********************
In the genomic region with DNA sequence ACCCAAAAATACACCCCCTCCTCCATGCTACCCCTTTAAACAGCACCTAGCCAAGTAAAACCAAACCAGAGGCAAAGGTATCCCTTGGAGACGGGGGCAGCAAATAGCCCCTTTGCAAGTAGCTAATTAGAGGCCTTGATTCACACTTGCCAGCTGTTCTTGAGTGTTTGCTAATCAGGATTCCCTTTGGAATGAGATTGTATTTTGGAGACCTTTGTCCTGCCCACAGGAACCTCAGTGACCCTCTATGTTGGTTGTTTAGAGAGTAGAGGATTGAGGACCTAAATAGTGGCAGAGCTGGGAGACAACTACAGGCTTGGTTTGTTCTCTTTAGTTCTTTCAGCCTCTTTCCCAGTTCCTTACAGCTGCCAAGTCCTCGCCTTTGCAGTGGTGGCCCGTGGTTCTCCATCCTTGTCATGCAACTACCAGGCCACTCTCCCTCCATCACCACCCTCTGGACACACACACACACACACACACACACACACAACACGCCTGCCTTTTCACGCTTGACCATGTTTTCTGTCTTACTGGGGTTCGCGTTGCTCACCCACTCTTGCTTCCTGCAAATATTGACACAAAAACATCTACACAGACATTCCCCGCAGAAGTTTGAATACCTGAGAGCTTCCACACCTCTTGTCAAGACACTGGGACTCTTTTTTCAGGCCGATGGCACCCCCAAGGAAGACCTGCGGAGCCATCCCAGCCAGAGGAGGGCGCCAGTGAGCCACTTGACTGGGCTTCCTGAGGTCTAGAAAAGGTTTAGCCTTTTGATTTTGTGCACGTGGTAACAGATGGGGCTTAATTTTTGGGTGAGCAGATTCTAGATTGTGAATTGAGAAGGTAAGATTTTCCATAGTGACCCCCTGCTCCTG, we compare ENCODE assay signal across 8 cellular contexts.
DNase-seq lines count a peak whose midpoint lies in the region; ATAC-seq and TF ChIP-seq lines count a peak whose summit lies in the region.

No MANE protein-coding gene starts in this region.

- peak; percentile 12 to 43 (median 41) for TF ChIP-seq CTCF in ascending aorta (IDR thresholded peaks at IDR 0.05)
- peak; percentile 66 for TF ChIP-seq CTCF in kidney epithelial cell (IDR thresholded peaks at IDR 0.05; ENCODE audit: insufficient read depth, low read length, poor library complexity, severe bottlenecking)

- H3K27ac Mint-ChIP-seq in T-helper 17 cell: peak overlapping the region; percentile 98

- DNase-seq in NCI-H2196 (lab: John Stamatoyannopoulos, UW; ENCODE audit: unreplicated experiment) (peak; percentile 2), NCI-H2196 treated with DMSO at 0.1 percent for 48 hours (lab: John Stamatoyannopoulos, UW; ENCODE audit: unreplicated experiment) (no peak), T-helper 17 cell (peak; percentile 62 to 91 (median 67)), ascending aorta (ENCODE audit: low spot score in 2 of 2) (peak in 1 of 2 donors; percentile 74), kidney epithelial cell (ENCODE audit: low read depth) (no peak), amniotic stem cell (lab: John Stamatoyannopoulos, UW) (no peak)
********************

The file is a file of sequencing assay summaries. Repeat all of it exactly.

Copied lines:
In the genomic region with DNA sequence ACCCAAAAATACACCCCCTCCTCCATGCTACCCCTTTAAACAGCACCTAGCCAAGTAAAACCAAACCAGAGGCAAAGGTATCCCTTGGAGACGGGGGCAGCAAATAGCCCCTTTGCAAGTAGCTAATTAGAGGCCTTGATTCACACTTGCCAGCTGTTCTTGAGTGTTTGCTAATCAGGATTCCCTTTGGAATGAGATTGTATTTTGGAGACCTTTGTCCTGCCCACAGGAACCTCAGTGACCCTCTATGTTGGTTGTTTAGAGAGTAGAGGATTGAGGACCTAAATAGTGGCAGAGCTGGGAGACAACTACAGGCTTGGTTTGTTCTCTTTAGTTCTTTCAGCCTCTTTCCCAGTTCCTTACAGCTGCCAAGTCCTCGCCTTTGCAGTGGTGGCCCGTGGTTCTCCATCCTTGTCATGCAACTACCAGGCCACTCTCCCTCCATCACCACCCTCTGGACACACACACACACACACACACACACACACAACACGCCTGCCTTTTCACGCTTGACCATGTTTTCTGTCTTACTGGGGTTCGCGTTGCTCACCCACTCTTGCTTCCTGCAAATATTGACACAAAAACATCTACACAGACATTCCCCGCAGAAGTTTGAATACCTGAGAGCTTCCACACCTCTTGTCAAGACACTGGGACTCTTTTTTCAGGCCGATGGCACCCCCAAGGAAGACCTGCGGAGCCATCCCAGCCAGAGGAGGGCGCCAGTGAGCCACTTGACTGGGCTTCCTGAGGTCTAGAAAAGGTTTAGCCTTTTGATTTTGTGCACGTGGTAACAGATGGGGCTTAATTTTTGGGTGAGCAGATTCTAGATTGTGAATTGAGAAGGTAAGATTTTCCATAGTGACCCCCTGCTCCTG, we compare ENCODE assay signal across 8 cellular contexts.
DNase-seq lines count a peak whose midpoint lies in the region; ATAC-seq and TF ChIP-seq lines count a peak whose summit lies in the region.

No MANE protein-coding gene starts in this region.

- peak; percentile 12 to 43 (median 41) for TF ChIP-seq CTCF in ascending aorta (IDR thresholded peaks at IDR 0.05)
- peak; percentile 66 for TF ChIP-seq CTCF in kidney epithelial cell (IDR thresholded peaks at IDR 0.05; ENCODE audit: insufficient read depth, low read length, poor library complexity, severe bottlenecking)

- H3K27ac Mint-ChIP-seq in T-helper 17 cell: peak overlapping the region; percentile 98

- DNase-seq in NCI-H2196 (lab: John Stamatoyannopoulos, UW; ENCODE audit: unreplicated experiment) (peak; percentile 2), NCI-H2196 treated with DMSO at 0.1 percent for 48 hours (lab: John Stamatoyannopoulos, UW; ENCODE audit: unreplicated experiment) (no peak), T-helper 17 cell (peak; percentile 62 to 91 (median 67)), ascending aorta (ENCODE audit: low spot score in 2 of 2) (peak in 1 of 2 donors; percentile 74), kidney epithelial cell (ENCODE audit: low read depth) (no peak), amniotic stem cell (lab: John Stamatoyannopoulos, UW) (no peak)